Mr David Howell: In view of the Fulton Committee recommendations and the setting up of the new Civil Service Department, is there not a need for a complete new look at this whole system of delegated expenditure? Does it make sense to urge new delegated management responsibility in government without major delegation of financial responsibility to Departments? Is not this in need of reform now?

Oral Answers to Questions — National Finance: Departmental Estimates (26 Nov 1968)

Mr David Howell: asked the Chancellor of the Exchequer what instructions have been given to Departments to submit their estimates in future on the basis of programmes and functions rather than by standard administrative category.

Oral Answers to Questions — National Finance: Departmental Estimates (26 Nov 1968)

Mr David Howell: In view of the trends in public spending, is it not a matter of prime urgency that Parliament should know much more about the way in which the Government are spending public money? Does the Chief Secretary know that the West German Parliament will be presented next year with estimates broken down both traditionally and on a functional cost basis? Will he look at that system, because there may...

Oral Answers to Questions — Civil Service: Fulton Committee (Report) (27 Nov 1968)

Mr David Howell: asked the Minister for the Civil Service in which Departments of Whitehall senior policy advisers have been appointed in accordance with the recommendations of the Fulton Committee.

Oral Answers to Questions — Civil Service: Fulton Committee (Report) (27 Nov 1968)

Mr David Howell: Is this not rather an urgent matter in the light of the events of the last few days and the stormy history of the Government? Is not the impetus for forward thinking which Fulton argued would follow the setting up of senior policy advisers and planning units badly needed? Should not we get on with this matter?

Oral Answers to Questions — Civil Service: Fulton Committee (Report) (27 Nov 1968)

Mr David Howell: asked the Minister for the Civil Service what steps she is taking to initiate an early review of the question of hiving off public programmes into autonomous public boards or corporations, as recommended by the Fulton Committee Report.

Oral Answers to Questions — Civil Service: Fulton Committee (Report) (27 Nov 1968)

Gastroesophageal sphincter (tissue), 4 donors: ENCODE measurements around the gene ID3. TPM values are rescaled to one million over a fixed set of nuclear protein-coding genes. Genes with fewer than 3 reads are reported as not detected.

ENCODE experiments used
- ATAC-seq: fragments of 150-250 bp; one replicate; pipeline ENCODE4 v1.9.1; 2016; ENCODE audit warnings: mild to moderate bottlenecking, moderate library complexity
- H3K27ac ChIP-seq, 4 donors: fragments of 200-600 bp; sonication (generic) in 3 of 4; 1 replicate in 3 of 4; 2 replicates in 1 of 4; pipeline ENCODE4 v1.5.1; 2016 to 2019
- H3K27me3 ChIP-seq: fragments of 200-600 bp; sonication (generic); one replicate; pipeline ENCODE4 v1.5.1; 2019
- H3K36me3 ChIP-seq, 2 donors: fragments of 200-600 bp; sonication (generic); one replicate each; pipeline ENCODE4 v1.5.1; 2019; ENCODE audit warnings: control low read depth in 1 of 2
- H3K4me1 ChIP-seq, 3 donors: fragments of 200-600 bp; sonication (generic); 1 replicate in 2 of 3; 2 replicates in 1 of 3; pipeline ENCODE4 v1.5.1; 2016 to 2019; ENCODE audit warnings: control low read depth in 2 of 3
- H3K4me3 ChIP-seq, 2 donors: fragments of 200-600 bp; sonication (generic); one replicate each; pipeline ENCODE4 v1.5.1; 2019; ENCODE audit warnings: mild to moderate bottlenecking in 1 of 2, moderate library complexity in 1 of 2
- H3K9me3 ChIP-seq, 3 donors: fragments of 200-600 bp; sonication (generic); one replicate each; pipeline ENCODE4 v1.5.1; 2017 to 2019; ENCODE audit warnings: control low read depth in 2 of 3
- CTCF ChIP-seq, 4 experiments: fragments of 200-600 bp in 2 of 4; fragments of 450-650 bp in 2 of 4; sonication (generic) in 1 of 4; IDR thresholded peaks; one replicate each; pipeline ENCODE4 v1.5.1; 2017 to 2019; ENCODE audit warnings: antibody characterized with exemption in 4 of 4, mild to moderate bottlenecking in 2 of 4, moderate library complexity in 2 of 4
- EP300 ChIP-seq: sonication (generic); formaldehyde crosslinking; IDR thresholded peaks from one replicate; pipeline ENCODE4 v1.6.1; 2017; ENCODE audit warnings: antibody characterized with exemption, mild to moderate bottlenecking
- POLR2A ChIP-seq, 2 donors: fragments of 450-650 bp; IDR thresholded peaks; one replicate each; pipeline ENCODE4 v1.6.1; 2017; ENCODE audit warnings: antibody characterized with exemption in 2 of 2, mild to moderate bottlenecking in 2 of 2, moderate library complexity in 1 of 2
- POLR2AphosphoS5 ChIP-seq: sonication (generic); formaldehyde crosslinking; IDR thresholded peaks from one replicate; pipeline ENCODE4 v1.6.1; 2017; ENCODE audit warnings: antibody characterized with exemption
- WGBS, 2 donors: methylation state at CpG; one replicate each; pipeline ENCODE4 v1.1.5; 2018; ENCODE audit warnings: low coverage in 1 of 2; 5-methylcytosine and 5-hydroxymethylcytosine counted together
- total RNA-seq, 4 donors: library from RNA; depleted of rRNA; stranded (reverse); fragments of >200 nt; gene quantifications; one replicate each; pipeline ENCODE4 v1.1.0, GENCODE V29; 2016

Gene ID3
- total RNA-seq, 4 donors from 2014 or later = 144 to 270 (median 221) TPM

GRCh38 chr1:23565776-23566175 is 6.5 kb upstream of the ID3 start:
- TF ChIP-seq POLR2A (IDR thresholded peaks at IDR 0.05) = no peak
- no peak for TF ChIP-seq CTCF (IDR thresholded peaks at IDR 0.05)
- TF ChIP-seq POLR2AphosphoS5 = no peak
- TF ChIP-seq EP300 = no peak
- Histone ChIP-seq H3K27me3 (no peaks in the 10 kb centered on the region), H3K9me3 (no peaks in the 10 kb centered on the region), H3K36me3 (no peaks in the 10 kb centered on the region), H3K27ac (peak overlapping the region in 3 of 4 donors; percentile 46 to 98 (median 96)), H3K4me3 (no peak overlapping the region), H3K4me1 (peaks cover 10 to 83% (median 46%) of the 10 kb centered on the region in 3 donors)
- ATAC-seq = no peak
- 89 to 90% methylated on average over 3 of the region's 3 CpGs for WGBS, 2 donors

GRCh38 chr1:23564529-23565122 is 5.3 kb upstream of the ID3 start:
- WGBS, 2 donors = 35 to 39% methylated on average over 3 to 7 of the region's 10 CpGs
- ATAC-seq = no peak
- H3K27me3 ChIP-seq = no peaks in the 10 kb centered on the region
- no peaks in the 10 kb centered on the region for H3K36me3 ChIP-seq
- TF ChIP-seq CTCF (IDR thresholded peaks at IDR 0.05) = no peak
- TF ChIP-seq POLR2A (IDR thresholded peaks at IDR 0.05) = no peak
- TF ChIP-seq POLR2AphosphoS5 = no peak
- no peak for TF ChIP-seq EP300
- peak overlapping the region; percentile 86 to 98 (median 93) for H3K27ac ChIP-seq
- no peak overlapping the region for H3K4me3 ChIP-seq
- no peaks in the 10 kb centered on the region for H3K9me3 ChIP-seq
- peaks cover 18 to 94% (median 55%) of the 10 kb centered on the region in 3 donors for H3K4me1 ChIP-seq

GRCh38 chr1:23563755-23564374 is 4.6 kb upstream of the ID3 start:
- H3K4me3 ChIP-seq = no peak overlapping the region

Mr David Howell: But is the right hon. Lady aware that we did not gather very clearly what the Prime Minister intended when he spoke in that debate? Does she not accept that the hiving off of Departments is inseparable from the development of the Civil Service Department and the whole Fulton Committee philosophy? Could she tell us what plans are intended and what Departments will, possibly, disappear as a...

Business of the House (5 Dec 1968)

Mr David Howell: is it fair to condemn the question which was raised by the hon. Member for Fife, West (Mr. William Hamilton) on the Estimates Committee as a matter of pessimism? Is it not a fact that, for reasons which appear to be related to the shortage of staff, and for other unclear reasons, the Estimates Committee has been cut down, therefore reducing control over the expenditure of the Government? Will...

Orders of the Day — Committee of Public Accounts (Reports) (5 Dec 1968)

Mr David Howell: Would not the hon. Gentleman agree that this is an excellent example of the need to present the Government's accounts much more in terms of objective and programmes and less in terms of vague categories of administrative activity, as this would allow a more effective focus on Government spending decisions?

Oral Answers to Questions — Education and Science: Department of Economic Affairs (30 Jan 1969)

Mr David Howell: Reverting to the Question, is it not true that there are now at least nine Departments and agencies involving themselves in the Government's economic and industrial policy? Is it not time that studies were made of the functions of all these bodies, with a view to increasing the efficiency, or at least reducing the inefficiency, of the present Government?

Oral Answers to Questions — Foreign and Commonwealth Secretary (Speech) (4 Feb 1969)

Mr David Howell: Did not The Hague speech to which we are referring contain an undertaking to increase technological collaboration with Europe? How is this to be reconciled with the attitude Britain appears to be taking to the European airbus project as reported this morning in the newspapers?